I’m dying to hear what his next reason will be…you see, I never sold any heifers to a white person in all the years I was responsible for selling them…


Long long ago, in a far away time, we had been working very hard. It was a bad year, the rains were long long gone and no more on the horizon. Cush had been working non stop too, cos no one had any water, boreholes were drying up.
We had two kids, both at brat age and we were enough, enough, enough.
Luckily, so was our neighbor. He said, “There is so little we can do at this time of the year, we may as well do nothing at all,” and he invited us to stay on his house boat on Kariba.
Great, except I don’t drink and I don’t fish, but never mind – we thought we needed the break.
We didn’t even have to drive, ( I hate cars, and I hate driving) we caught a lift with our hosts.
Its a fairly long hot drive and I think we were still in ‘work’ mode and without the aid of alcohol we didn’t manage to wind down until after the first evening ‘booze cruise.’ It was really nice, out on the water, the amazing sunset, the wonderful smells.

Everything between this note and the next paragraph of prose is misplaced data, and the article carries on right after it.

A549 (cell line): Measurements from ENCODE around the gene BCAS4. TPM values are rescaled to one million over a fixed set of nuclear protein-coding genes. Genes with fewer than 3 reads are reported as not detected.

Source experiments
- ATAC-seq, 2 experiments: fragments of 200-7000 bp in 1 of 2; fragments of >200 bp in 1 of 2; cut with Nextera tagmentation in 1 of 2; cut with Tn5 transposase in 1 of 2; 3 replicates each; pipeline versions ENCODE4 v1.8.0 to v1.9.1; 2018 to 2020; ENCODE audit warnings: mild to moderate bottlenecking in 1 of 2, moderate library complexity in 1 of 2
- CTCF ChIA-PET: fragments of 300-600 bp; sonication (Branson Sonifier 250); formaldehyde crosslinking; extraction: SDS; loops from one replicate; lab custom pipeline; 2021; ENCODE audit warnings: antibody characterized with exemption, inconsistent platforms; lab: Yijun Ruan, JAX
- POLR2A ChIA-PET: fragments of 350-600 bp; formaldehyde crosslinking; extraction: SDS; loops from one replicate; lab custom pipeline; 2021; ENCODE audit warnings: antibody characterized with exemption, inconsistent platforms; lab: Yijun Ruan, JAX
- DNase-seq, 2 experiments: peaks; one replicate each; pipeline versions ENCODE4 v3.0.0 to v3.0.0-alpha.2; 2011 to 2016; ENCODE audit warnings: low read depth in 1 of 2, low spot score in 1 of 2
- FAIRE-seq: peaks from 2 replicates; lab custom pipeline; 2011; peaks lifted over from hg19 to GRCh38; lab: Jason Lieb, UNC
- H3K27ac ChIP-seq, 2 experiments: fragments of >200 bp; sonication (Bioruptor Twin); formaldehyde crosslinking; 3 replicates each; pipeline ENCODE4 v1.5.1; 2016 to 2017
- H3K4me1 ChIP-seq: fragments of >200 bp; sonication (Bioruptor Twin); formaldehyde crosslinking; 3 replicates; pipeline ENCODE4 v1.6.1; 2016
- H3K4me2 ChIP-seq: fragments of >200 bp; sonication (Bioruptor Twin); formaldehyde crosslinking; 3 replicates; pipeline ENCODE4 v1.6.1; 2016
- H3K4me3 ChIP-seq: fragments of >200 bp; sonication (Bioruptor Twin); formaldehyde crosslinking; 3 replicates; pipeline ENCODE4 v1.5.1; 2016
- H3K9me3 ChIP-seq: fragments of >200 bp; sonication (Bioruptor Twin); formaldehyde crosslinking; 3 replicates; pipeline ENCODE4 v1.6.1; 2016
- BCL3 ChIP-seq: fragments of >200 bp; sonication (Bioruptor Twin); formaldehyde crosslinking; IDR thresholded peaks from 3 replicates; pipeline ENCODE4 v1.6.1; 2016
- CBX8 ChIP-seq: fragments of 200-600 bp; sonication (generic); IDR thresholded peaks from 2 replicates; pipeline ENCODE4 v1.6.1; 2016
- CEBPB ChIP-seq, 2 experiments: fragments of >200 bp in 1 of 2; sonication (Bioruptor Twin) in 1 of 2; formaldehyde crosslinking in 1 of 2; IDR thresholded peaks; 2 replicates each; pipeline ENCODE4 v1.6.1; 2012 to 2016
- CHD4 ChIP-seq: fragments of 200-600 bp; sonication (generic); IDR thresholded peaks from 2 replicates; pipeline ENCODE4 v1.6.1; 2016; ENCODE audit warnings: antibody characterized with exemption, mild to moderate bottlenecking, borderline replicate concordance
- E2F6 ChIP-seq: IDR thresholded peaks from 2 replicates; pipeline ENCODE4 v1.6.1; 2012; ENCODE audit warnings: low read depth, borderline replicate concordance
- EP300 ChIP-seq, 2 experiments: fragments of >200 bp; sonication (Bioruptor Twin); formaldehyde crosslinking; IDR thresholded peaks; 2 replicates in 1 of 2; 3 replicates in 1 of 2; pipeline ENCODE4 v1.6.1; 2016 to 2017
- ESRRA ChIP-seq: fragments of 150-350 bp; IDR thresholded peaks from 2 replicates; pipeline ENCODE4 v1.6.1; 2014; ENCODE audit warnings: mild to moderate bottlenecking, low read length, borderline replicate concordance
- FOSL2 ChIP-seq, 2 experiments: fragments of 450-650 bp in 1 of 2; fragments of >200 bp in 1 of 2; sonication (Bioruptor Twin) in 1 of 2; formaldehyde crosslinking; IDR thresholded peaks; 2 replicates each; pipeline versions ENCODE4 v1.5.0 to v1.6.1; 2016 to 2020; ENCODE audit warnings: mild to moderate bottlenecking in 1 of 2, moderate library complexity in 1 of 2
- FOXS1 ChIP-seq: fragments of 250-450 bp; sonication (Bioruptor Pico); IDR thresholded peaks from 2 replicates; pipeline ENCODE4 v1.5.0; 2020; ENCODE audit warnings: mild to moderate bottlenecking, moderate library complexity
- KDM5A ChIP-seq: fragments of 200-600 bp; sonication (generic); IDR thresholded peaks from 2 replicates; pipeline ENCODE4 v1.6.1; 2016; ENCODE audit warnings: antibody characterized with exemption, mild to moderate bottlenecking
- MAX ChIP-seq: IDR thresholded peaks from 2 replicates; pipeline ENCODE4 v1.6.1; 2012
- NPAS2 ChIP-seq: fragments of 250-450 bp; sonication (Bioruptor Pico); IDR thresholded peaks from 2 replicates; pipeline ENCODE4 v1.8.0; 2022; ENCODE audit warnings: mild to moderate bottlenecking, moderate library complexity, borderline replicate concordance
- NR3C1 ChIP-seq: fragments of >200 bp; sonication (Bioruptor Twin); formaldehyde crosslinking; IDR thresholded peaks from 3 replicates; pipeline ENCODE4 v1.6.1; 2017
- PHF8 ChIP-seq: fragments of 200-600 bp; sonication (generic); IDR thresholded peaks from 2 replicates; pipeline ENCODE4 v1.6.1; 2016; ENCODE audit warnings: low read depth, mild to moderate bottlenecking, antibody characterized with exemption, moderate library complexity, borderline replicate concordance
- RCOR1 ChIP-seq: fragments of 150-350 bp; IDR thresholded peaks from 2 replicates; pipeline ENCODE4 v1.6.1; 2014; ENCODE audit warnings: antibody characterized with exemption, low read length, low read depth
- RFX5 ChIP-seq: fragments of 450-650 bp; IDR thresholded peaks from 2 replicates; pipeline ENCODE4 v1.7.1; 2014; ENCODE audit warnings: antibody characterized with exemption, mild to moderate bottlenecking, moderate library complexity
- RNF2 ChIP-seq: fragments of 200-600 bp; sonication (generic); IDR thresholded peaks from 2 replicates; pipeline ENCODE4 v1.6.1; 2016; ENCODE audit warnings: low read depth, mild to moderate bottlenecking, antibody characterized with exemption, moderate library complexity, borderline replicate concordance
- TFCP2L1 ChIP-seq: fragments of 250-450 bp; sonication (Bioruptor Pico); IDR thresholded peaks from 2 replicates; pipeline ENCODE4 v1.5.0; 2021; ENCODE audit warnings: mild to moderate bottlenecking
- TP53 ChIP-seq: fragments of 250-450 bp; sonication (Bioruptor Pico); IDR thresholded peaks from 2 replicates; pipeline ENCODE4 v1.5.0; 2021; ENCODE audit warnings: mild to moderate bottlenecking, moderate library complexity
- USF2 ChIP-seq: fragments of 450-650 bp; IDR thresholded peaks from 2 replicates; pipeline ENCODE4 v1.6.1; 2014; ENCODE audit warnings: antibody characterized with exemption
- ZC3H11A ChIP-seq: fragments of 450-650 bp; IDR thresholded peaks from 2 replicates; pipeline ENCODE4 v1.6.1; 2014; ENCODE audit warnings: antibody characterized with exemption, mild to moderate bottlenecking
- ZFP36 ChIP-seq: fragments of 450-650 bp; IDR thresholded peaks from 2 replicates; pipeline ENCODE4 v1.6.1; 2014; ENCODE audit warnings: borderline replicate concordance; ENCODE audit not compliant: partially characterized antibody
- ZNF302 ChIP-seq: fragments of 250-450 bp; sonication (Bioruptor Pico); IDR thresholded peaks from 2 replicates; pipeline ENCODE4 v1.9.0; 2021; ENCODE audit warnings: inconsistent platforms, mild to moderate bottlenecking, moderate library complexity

Now let me tell you, those boats are sure designed for entertainment – they have huge entertainment areas, massive bar, dining room great area off the back to fish. Upstairs are more open areas, a jacuzzi, a pool, loungers etc etc, but man, the rooms are tiny. Sorry, cabins. Not a goffal cabin either, a real cabin. With a porthole, hardly any room to put down a suitcase. No room to swing a cat. No room to swing anything.
No room.
Cush is six foot five inches and he has size twelve feet.
No way I could accommodate that… foot.
We tried this way, and we tried that. The bed is really narrow. Sorry, bunk. The walls paper thin.
You cant get off the bed, cos the floor is also not more than six foot long. So it was kind of like ‘sex in the back of the car’ and for the first time, I perhaps understood the appeal.